How Jazz Taught me A Lesson About Being in the Now

We arrived in Hong Kong at around 9 am. We had the easiest immigration procedure. My 75-year-old aunt requested for a wheel-chair, allowing us not to line up at the immigration queue. Hong Kong International Airport is a city in itself with their own mall and train station.

After lunch over a bowl of noodle soup and fish cakes, I told my aunts that I will leave them to explore Hong Kong on my own. Going around Hong Kong is easy because of the very efficient transportation system. They have taxis, buses, trains, but I prefer the subway of course.

Fringe Club is my first destination. Last week, while I was drafting my itinerary, I saw this Jazz Event at the Fringe Club. I booked a ticket and decided to experience the music scene in Hong Kong. The Fringe Club is an avenue where budding artists launch their artwork. This is also where the creative buffs gather to consume and create art and music.

My expectation was actually a typical lunch. I will order food or coffee and listen to Jazz music in the background. I was wrong. It was a concert type event where we had to sit, focus and watch the musicians play. I doubted if Jazz is something that you watch.

I grew up listening to Jazz. My dad has this jazz CD and LP collection from Louis Armstrong to Ray Charles to Norah Jones. My uncle, who was with my mom in Hong Kong during the 80s is also a local jazz artist. He still remains my favourite saxophone player in the world. I also fell in love with Billie Holiday and her music during my “hipster days”. But the first time I experienced Jazz as a spiritual experience was the one I recently had at Fringe Club.

I sat on the second row next to a couple of women. They looked like they only sneaked out from their regular 8-5 work to watch the one-hour two-man show. I bought a coffee because everyone in the small audience was either eating a sandwich from 711 or holding a cup. It was an expensive cup of coffee, but it tastes good. Well, I needed to blend in with the locals and expats.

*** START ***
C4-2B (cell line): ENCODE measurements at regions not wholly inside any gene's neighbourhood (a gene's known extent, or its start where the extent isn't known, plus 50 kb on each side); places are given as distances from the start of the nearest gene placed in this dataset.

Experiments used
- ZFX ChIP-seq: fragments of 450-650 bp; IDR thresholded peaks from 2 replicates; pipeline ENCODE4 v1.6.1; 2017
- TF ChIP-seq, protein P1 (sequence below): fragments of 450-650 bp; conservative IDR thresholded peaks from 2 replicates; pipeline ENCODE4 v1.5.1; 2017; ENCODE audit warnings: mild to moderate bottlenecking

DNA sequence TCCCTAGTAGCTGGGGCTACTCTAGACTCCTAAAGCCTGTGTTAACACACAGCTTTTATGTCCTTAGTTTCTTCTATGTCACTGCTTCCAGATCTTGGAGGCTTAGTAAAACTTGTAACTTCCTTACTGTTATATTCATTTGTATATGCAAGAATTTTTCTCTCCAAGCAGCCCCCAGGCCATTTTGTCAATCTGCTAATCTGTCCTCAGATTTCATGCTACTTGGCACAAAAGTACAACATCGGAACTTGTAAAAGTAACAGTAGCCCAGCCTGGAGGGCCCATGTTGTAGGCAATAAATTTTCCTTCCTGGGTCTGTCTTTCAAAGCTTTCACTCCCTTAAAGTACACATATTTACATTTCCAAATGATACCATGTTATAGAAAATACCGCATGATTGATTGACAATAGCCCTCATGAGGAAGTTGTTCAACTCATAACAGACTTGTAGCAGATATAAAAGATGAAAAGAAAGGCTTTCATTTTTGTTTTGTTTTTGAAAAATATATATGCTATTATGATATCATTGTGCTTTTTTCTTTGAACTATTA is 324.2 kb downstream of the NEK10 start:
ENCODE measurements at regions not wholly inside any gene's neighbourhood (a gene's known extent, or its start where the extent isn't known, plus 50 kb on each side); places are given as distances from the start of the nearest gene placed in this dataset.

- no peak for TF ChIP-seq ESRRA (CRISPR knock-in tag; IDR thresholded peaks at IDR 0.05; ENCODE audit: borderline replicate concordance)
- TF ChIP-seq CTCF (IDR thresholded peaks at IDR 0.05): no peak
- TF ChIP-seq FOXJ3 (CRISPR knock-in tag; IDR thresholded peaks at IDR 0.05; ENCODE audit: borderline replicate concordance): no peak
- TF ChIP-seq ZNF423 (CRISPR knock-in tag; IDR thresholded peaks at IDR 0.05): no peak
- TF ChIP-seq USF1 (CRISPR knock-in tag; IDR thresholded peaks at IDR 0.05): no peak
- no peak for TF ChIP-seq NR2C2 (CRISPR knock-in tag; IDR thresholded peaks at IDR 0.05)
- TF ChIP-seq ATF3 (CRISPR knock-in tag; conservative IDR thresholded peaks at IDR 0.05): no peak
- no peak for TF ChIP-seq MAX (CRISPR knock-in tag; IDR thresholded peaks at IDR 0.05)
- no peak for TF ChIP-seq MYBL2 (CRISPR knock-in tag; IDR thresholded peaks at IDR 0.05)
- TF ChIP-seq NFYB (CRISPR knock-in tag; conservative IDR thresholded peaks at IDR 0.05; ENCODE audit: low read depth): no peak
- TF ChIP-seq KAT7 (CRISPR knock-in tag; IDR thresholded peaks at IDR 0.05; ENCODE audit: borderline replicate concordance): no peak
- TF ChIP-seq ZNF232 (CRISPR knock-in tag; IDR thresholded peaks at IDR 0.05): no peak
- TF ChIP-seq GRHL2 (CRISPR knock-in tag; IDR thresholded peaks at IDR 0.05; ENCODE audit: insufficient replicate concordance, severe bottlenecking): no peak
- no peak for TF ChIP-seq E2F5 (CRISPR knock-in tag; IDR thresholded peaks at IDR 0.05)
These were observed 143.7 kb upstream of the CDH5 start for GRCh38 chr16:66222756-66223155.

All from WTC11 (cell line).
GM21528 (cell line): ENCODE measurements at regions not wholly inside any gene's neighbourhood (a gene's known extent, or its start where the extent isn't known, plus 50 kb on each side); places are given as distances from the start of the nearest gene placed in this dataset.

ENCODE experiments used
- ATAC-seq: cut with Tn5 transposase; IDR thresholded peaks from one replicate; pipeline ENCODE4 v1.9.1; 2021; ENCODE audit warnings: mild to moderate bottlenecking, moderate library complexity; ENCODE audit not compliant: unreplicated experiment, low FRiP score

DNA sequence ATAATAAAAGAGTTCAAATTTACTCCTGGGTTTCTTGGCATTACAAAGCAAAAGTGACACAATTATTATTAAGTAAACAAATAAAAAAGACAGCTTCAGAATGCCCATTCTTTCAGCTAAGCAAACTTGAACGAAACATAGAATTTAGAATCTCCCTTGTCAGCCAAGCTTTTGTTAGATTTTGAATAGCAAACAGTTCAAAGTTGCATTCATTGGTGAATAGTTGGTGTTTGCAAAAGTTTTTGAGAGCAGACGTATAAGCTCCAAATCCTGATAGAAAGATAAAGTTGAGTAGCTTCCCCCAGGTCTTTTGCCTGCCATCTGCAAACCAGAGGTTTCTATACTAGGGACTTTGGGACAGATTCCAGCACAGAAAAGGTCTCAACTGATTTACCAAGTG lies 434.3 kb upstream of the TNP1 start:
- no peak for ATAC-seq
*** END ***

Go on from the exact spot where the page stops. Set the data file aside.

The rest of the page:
The artists went up to the stage at exactly 1 pm. Tjoe, the lead artist is about my age. He was wearing this pretty cool red long sleeves and a pair of fashionably worn out brown shoes. The guest artist was a bit older but bursting with charisma on stage, carrying with him his guitar and a cup of tea. They both have the musician’s sense of humour.

Then they started their gig and improvisation. We were watching the two dialogue using music. For the first time, I focused on Jazz. It’s different from listening to it in Starbucks. I focused on the movement of the artist’s fingers across the frets. I focused on how the two artists led each other during the improv. I was planning to do an Instagram Live or record at least a song, but I did not bother. I do not want to waste that moment. No one is doing it either. It would be awkward for me to bring out my phone. Everybody has their eyes fixed on the artists. I even noticed the woman in front of me paints a picture of the artists using a portable watercolour set. The woman next to me sighed every time she hears the quick chord shifts, from low to high or high to low. I sometimes close my eyes to feel the music.

You have to be in the moment to appreciate jazz. I had the epiphany that like this jazz event, we should always feel the moment. Our autopilot is to spend our days mindlessly. We waste precious time by allowing our irrational minds to take over. The next we know is that the day is finally over.

I am praying that throughout our busy days, let us find time to root ourselves at the moment. Close your eyes. Listen to jazz or any kind of music. Don’t hear it but listen to it. This is a good practice to feel the now and to get consumed by the present moment.

Peace to you!

Fun Fact:

Jazz has a meditative history. John Coltrane, one of the famous Jazz players of all time pushed the boundaries of Jazz. He created music to connect to the divine. His A Love Supreme, Om, and Ascension. A Love Supreme is a prayer and dedication to His maker. His inspiration comes from a week of meditation.

Picture with the artists:


Fringe Dairy, Hong Kong Fringe Club, 2 Lower Albert Road, Central, Hong Kong, Hong Kong SAR China

How I got there:

MTR Central Station, exit D1. Turn right on Pedder Street, cross Queen’s Road Central and walk up Wyndham Street. 

4 thoughts on “How Jazz Taught me A Lesson About Being in the Now

  1. What’s your current jazz playlist? I think this is really a good reminder that sometime we really must feel the now. Like today, it feels like in a snap of my fingers it is finally over. I hate to tell to myself na “today is sayang”. Thanks for this reminder, Darby!


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